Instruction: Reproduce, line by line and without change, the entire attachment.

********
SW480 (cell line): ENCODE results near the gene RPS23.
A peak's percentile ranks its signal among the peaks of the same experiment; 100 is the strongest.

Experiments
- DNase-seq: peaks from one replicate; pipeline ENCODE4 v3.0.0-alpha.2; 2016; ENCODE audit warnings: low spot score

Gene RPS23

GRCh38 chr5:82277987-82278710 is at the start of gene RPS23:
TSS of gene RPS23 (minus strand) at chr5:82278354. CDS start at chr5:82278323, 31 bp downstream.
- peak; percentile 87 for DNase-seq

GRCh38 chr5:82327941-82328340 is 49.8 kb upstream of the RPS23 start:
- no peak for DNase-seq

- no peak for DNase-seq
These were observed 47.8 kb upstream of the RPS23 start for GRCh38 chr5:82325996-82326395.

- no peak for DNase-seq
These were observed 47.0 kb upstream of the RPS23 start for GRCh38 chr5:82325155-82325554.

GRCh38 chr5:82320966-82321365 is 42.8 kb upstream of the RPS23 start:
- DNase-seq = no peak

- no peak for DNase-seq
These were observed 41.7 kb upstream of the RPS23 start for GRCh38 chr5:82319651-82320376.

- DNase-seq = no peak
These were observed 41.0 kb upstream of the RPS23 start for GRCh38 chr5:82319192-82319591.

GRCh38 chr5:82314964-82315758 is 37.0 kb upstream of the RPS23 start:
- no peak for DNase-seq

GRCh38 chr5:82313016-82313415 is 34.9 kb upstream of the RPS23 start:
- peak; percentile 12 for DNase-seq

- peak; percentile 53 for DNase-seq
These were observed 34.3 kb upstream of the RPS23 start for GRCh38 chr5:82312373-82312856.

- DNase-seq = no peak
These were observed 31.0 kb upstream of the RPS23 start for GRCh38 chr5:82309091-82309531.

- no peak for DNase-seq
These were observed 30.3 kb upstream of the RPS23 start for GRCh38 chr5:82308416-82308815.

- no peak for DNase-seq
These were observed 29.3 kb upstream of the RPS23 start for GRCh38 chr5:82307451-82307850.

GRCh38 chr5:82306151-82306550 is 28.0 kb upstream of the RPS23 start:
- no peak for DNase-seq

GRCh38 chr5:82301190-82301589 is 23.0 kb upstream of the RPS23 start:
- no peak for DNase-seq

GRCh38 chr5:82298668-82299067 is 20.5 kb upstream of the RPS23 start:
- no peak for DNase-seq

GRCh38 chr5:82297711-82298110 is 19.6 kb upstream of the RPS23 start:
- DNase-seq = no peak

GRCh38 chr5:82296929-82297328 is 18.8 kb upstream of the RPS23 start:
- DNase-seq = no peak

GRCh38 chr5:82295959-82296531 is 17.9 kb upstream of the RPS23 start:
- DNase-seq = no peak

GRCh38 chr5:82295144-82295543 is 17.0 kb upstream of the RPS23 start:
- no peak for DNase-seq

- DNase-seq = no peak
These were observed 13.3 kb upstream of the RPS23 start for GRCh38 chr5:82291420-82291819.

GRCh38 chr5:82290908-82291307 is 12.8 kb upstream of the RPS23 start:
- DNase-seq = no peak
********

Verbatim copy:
SW480 (cell line): ENCODE results near the gene RPS23.
A peak's percentile ranks its signal among the peaks of the same experiment; 100 is the strongest.

Experiments
- DNase-seq: peaks from one replicate; pipeline ENCODE4 v3.0.0-alpha.2; 2016; ENCODE audit warnings: low spot score

Gene RPS23

GRCh38 chr5:82277987-82278710 is at the start of gene RPS23:
TSS of gene RPS23 (minus strand) at chr5:82278354. CDS start at chr5:82278323, 31 bp downstream.
- peak; percentile 87 for DNase-seq

GRCh38 chr5:82327941-82328340 is 49.8 kb upstream of the RPS23 start:
- no peak for DNase-seq

- no peak for DNase-seq
These were observed 47.8 kb upstream of the RPS23 start for GRCh38 chr5:82325996-82326395.

- no peak for DNase-seq
These were observed 47.0 kb upstream of the RPS23 start for GRCh38 chr5:82325155-82325554.

GRCh38 chr5:82320966-82321365 is 42.8 kb upstream of the RPS23 start:
- DNase-seq = no peak

- no peak for DNase-seq
These were observed 41.7 kb upstream of the RPS23 start for GRCh38 chr5:82319651-82320376.

- DNase-seq = no peak
These were observed 41.0 kb upstream of the RPS23 start for GRCh38 chr5:82319192-82319591.

GRCh38 chr5:82314964-82315758 is 37.0 kb upstream of the RPS23 start:
- no peak for DNase-seq

GRCh38 chr5:82313016-82313415 is 34.9 kb upstream of the RPS23 start:
- peak; percentile 12 for DNase-seq

- peak; percentile 53 for DNase-seq
These were observed 34.3 kb upstream of the RPS23 start for GRCh38 chr5:82312373-82312856.

- DNase-seq = no peak
These were observed 31.0 kb upstream of the RPS23 start for GRCh38 chr5:82309091-82309531.

- no peak for DNase-seq
These were observed 30.3 kb upstream of the RPS23 start for GRCh38 chr5:82308416-82308815.

- no peak for DNase-seq
These were observed 29.3 kb upstream of the RPS23 start for GRCh38 chr5:82307451-82307850.

GRCh38 chr5:82306151-82306550 is 28.0 kb upstream of the RPS23 start:
- no peak for DNase-seq

GRCh38 chr5:82301190-82301589 is 23.0 kb upstream of the RPS23 start:
- no peak for DNase-seq

GRCh38 chr5:82298668-82299067 is 20.5 kb upstream of the RPS23 start:
- no peak for DNase-seq

GRCh38 chr5:82297711-82298110 is 19.6 kb upstream of the RPS23 start:
- DNase-seq = no peak

GRCh38 chr5:82296929-82297328 is 18.8 kb upstream of the RPS23 start:
- DNase-seq = no peak

GRCh38 chr5:82295959-82296531 is 17.9 kb upstream of the RPS23 start:
- DNase-seq = no peak

GRCh38 chr5:82295144-82295543 is 17.0 kb upstream of the RPS23 start:
- no peak for DNase-seq

- DNase-seq = no peak
These were observed 13.3 kb upstream of the RPS23 start for GRCh38 chr5:82291420-82291819.

GRCh38 chr5:82290908-82291307 is 12.8 kb upstream of the RPS23 start:
- DNase-seq = no peak